Among the nominees for Outstanding Actress in a Short-Form Comedy or Drama Series was Michelle Ang for “Fear the Walking Dead: Flight 462.” The winner was Patrika Darbo for “Acting Dead.”
Presenters at the ceremony included Randall Kim and Constance Wu, stars of ABC’s “Fresh Off the Boat.”
Asian American Dance Group
During the Creative Arts Emmys program on Sept. 10 and 11, there was a tie in the Outstanding Choreography category between Quest Crew for “America’s Best Dance Crew” and Kathryn Burns for “Crazy Ex-Girlfriend.” Also nominated were choreographers for “Dancing with the Stars” and “So You Think You Can Dance.”
Quest Crew is an Asian American group named for the Quest Learning Center in Artesia. Members featured on Season 8 of “America’s Best Dance Crew” were Hokuto “Hok” Konishi, Steve “Dope Turtle” Terada, Daniel Ryan “Ryanimay” Conferido, Dominic “D-Trix” Sandoval, Brian “Hirano” Hirano, Ryan “Feng” Feng, Rudy “Ru” Reynon II, Aris “FreakinAris” Paracuelles, and Joe “Joleethal” Lee.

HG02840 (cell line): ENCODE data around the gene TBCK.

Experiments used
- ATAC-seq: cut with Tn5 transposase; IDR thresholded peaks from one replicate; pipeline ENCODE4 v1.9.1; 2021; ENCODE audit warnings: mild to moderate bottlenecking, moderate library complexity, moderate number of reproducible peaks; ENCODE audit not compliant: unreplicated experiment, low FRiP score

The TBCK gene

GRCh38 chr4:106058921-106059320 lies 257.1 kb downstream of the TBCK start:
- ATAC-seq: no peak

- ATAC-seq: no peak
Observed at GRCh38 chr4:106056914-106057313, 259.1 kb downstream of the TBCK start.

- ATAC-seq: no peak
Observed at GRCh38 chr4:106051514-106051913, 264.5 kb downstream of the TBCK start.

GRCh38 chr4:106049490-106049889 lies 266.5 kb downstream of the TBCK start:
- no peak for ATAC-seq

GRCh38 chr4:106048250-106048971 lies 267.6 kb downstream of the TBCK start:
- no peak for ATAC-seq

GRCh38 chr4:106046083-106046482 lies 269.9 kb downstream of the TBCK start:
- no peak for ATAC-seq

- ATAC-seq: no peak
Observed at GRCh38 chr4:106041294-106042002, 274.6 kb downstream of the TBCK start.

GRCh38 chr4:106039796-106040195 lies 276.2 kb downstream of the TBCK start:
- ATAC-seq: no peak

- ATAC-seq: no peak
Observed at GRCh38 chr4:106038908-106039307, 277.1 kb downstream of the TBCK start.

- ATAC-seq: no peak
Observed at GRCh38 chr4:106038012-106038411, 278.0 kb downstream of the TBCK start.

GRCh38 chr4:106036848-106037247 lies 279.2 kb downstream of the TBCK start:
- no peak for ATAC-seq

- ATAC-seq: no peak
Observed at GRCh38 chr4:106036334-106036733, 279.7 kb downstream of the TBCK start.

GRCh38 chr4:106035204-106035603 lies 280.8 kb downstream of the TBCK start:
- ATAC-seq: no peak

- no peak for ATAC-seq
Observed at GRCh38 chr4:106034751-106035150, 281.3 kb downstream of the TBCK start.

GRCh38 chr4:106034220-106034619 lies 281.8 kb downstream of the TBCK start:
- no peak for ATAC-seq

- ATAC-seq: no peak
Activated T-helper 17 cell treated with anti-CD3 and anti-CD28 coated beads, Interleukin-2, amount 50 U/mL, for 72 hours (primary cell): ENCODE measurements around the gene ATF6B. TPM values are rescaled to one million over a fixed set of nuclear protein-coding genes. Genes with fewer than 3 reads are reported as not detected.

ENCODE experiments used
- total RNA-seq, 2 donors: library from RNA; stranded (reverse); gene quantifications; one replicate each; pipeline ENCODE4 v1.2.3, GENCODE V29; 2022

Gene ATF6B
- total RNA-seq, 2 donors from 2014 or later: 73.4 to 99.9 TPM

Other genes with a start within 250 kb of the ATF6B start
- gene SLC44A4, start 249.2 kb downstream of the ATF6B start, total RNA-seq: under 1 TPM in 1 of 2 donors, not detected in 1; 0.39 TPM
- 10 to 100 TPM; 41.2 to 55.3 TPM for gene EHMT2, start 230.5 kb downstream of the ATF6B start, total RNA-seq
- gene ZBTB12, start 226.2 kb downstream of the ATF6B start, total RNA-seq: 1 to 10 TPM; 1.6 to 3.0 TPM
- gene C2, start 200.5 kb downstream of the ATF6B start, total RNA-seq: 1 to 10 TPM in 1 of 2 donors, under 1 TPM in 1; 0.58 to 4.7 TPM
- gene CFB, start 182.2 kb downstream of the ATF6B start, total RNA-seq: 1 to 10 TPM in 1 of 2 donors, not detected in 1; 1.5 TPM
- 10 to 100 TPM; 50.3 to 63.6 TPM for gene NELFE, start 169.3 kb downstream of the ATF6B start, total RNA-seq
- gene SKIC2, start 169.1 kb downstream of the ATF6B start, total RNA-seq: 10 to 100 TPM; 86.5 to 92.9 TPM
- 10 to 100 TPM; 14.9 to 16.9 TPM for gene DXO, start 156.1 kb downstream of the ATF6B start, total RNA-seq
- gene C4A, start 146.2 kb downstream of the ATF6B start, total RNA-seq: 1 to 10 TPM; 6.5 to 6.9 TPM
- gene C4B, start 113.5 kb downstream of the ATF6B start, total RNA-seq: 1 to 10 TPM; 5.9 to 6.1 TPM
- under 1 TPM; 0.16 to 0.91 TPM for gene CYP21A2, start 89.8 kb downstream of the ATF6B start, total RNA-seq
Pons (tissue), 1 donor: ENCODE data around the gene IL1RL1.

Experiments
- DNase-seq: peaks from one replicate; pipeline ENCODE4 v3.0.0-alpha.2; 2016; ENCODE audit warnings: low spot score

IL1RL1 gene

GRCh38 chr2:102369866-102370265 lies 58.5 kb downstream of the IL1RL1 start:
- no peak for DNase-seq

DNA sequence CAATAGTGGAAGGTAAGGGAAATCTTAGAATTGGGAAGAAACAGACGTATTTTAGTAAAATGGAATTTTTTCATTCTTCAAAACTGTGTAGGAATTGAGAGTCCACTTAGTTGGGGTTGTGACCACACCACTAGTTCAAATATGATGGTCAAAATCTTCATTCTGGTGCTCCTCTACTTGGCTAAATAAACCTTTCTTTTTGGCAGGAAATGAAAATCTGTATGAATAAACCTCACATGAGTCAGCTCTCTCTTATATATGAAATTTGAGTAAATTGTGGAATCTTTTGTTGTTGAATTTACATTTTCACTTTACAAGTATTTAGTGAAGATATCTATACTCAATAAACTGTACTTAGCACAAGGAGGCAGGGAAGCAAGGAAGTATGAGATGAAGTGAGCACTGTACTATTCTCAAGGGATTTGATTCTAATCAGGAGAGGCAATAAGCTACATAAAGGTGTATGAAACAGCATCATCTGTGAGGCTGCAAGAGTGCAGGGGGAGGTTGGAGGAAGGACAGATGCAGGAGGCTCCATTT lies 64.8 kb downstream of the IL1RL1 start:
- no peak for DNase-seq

Their Emmy-winning performance was titled “The Bench,” a reference to the fact that their time together as professional dancers is limited.
Burns won for a number titled “A Boy Band Made Up of Four Joshes,” in which “Crazy Ex-Girlfriend” co-star Vincent Rodriguez III danced as four versions of his character through the magic of special visual effects.
Asian Americans were part of production teams nominated in several categories:
Outstanding Production Design for a Variety, Nonfiction, Reality or Reality-Competition Series — Akira Yoshimura, production designer, “Saturday Night Live.”
Outstanding Documentary or Nonfiction Series — Junko Tsunashima, supervising producer, “American Masters.”
Outstanding Technical Direction, Camerawork, Video Control for a Series — Easter Xua, camera, “Dancing with the Stars” (winner); Terrance Ho, senior video control, “The Voice.”
Outstanding Sound Editing for a Series — Goro Koyama, foley artist, “Vikings.”
Outstanding Writing for a Variety Special — Raj Desai, writer, “Triumph’s Election Special 2016.”
Outstanding Sound editing for a Limited Series, Movie or Special — Paul Shikata, sound effects editor, “Fargo” (winner)
Outstanding Main Title Design — Paul Kim, designer, “The Man in the High Castle” (winner); Jeff Han and Paul Kim, designers, “The Night Manager”; Arisu Kashiwagi, lead designer, “Marvel’s Jessica Jones.”
Outstanding Cinematography for a Nonfiction Program — Huy Truong, director of photography, “Mapplethorpe: Look at the Pictures.”